Jules François Simon
Jules François Simon
The French philosopher, writer, and statesman Jules François Simon (1814-1896) was a leader of the moderate republican faction in the early years of the Third Republic.
Jules Simon was born François Jules Simon Suisse at Lorient on Dec. 27, 1814, but he later dropped the family name. Graduating from the École Normale, he taught philosophy at Caen in 1836 and at Versailles in 1837. Victor Cousin employed him to make translations of Plato and Aristotle, for which Cousin took credit, and Simon soon became Cousin's deputy in the chair of philosophy at the Sorbonne. He also lectured at the École Normale and began his literary career—editing the works of Nicolas Malbranche, René Descartes, Jacques Bossuet, and Antoine Arnauld; writing the Histoire de l'école d'Alexandrie (2 vols., 1844-1845); contributing to the Revue des deux mondes; and helping to found the journal Liberté de penser in 1847.
In 1848 Simon was elected to the Constituent Assembly from the Côtes-du-Nord, and in April 1849 he became a member of the Council of State. However, he was not reelected to the council or elected to the Legislative Assembly. After the coup d'etat of Dec. 2, 1851, he condemned the new regime and was dismissed from the Sorbonne and the École Normale. He then spent his time in writing and produced Le Devoirin 1854, which achieved great popularity. This was followed by La Religion naturelle (1856), La Liberté (1857), and a number of other works.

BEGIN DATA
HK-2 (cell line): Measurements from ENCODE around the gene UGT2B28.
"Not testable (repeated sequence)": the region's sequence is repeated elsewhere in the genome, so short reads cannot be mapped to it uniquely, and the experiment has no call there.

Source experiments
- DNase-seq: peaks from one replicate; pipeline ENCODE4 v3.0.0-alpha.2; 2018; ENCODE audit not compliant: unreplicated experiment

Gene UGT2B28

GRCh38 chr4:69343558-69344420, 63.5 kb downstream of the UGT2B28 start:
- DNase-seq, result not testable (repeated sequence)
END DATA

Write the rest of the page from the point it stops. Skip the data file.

In 1863 Simon was elected deputy from the eighth district of Paris and won fame as a member of the republican opposition. He opposed the Franco-Prussian War in the legislature and became minister of instruction in the provisional government of 1870. After the fall of Paris, Simon was sent to Bordeaux to oblige Léon Gambetta to accept the government's electoral provisions. Eventually Gambetta resigned, but his enmity for Simon endured.
Simon was elected to the National Assembly from the Marne, and Adolphe Thiers entrusted him with the Ministry of Instruction until 1873. In 1875 he was elected permanent senator and member of the French Academy. Simon became premier and minister of interior under President MacMahon on Dec. 13, 1876. He retained these positions until, after the Chamber adopted a motion urging the Cabinet to repress clerical agitation, MacMahon demanded Simon's resignation in the "Sixteenth of May" incident of 1877. This began a series of crises which eventually gave the republicans control of the whole government and discouraged later presidents from using their full constitutional powers.
Simon was largely responsible for rejection of Article 7 of Jules Ferry's Education Act, which would have forbidden members of nonauthorized congregations to teach. In his later years Simon exercised influence chiefly through his writings. He died in Paris on June 8, 1896.
There are no biographies of Simon in English. His career is recounted in Denis W. Brogan, The Development of Modern France, 1870-1939 (1 vol., 1947; rev. ed., 2 vols., 1966), and Guy Chapman, The Third Republic of France: The First Phase, 1871-1894 (1962). □